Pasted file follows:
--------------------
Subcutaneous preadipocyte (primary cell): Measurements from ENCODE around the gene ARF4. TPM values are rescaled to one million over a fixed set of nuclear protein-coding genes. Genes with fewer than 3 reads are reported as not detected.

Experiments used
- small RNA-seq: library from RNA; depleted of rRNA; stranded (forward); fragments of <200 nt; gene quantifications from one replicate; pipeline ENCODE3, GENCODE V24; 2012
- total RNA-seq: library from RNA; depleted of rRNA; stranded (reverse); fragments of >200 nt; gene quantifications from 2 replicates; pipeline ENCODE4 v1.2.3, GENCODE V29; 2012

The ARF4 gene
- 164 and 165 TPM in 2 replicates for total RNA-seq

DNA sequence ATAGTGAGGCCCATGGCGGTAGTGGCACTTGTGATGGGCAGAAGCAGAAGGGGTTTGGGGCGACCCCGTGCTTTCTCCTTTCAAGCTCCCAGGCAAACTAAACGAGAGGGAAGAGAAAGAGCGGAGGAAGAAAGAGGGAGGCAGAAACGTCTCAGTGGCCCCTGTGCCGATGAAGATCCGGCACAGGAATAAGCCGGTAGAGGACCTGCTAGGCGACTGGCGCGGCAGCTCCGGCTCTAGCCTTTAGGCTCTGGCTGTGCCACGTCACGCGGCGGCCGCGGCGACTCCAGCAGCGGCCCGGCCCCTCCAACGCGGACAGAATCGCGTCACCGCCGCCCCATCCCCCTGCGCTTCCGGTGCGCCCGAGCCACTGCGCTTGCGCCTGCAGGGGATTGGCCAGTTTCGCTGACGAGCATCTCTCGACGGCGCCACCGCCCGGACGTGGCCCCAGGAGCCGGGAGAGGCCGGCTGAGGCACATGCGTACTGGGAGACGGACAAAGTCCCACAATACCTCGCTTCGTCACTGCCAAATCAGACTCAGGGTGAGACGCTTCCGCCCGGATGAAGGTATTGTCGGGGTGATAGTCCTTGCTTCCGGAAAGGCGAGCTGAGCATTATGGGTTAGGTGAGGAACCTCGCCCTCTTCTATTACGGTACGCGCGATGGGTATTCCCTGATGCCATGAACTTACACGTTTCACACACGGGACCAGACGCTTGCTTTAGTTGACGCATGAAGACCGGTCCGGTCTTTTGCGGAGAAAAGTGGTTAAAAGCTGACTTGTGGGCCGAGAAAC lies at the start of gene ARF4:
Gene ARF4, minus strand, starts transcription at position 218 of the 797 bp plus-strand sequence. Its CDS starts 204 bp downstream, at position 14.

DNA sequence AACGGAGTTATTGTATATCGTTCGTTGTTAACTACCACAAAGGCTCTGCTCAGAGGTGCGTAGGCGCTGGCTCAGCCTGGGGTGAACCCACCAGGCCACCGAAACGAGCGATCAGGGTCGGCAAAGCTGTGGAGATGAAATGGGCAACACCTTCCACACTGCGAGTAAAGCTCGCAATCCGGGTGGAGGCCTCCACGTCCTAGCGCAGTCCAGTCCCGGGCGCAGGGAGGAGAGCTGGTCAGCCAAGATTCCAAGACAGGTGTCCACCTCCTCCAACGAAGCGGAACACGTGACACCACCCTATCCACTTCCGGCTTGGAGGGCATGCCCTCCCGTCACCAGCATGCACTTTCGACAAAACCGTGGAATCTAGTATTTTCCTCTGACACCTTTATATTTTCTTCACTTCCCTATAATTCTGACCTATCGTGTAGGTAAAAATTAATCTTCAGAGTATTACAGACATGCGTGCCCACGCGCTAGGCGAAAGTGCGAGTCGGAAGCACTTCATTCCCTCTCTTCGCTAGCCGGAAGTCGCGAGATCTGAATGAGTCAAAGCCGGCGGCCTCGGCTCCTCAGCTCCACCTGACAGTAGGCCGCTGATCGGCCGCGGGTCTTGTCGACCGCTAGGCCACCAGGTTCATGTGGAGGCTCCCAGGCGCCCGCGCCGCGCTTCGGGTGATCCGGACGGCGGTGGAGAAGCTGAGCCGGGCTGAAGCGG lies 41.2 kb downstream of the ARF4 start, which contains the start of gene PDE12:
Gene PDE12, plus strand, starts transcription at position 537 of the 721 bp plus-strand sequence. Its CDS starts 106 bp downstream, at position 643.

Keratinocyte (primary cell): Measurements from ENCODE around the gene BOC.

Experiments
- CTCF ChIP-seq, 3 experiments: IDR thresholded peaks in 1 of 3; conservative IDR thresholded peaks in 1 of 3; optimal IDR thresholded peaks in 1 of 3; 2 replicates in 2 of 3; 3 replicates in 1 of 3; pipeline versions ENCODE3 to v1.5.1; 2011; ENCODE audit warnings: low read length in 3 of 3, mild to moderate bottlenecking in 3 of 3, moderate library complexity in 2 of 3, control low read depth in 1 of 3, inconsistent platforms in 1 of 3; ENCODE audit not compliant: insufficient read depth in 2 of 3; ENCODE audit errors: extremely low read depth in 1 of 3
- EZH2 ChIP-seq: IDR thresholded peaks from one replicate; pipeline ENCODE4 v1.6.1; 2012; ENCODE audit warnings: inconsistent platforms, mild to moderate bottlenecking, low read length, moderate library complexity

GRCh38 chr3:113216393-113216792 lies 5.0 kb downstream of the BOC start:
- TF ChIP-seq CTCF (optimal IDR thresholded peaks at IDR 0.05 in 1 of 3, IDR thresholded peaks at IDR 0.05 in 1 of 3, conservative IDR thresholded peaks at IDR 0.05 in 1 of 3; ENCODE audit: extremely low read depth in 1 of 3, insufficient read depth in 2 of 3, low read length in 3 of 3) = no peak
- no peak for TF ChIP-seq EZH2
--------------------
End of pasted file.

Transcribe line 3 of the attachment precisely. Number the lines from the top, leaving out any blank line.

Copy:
- small RNA-seq: library from RNA; depleted of rRNA; stranded (forward); fragments of <200 nt; gene quantifications from one replicate; pipeline ENCODE3, GENCODE V24; 2012